We all know that exercise is good for us. It helps to improve our cardiovascular health, keeps our weight down, and gives us more energy. But what many people don’t realize is that strength training is one of the most important types of exercise you can do for your long-term health. Here are three reasons why:
It Helps Prevent Injuries
As we age, our bones become more brittle and our muscles less elastic. This combination makes us more susceptible to injuries, particularly as we begin to lose muscle mass. Strength training helps to offset this by building up the muscles and connective tissues around our joints, making them stronger and more resistant to injury.
It Improves Balance & Coordination
As we get older, we often start to experience problems with our balance and coordination. This can lead to falls and other accidents. Strength training helps to improve our balance and coordination by building up the muscles that support our joints and help us maintain our balance. Additionally, many balance exercises can be done using dumbbells or other weights, which further helps to improve our overall balance.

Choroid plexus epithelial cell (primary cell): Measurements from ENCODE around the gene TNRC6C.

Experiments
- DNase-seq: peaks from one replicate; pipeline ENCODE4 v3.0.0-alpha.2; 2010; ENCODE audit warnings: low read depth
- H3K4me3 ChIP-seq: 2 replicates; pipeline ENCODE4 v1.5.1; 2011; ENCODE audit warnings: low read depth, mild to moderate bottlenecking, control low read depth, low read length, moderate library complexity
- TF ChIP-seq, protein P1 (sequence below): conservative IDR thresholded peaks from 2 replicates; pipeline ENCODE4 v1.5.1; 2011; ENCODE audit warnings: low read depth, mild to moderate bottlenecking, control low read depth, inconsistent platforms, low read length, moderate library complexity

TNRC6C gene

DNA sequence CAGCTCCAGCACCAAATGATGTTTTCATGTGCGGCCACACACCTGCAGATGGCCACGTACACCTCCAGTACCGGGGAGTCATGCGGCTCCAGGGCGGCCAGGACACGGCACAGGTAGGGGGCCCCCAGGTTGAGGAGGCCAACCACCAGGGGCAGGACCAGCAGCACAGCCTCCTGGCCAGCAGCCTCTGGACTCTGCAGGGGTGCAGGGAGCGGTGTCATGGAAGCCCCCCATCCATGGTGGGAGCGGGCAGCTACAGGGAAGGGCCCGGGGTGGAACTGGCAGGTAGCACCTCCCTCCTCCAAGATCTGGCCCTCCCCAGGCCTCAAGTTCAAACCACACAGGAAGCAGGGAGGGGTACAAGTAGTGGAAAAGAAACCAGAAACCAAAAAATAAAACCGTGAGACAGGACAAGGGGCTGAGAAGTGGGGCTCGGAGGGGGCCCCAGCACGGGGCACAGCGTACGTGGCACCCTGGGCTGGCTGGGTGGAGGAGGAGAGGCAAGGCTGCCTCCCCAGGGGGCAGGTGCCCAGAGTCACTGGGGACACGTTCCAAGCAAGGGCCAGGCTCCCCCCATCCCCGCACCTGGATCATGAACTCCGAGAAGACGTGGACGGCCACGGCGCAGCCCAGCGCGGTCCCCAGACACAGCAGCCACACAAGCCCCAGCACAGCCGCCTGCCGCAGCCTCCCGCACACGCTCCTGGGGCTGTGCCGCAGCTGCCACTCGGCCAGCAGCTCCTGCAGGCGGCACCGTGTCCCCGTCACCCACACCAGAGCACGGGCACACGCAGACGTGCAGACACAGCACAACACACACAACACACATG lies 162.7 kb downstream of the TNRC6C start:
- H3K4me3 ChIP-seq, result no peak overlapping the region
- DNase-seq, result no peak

It Helps Keep Bones Healthy
Osteoporosis is a big problem for many older adults, particularly women. However, strength training can help to keep our bones healthy by increasing their density. This is because when we lift weights, the stress on our bones signals to our body that it needs to produce more bone cells in order to keep up with the demand. As a result, regular strength training can help to reduce your risk of developing osteoporosis later in life.
Regular strength training is an important part of any fitness routine, but it’s especially important as we age. Strength training helps to prevent injuries, improve balance and coordination, and keep our bones healthy – all things that are crucial for maintaining our independence as we get older. So if you’re not already incorporating strength training into your fitness routine, now is the time to start! You can book a FREE No Sweat Intro with our Expert Coaches here.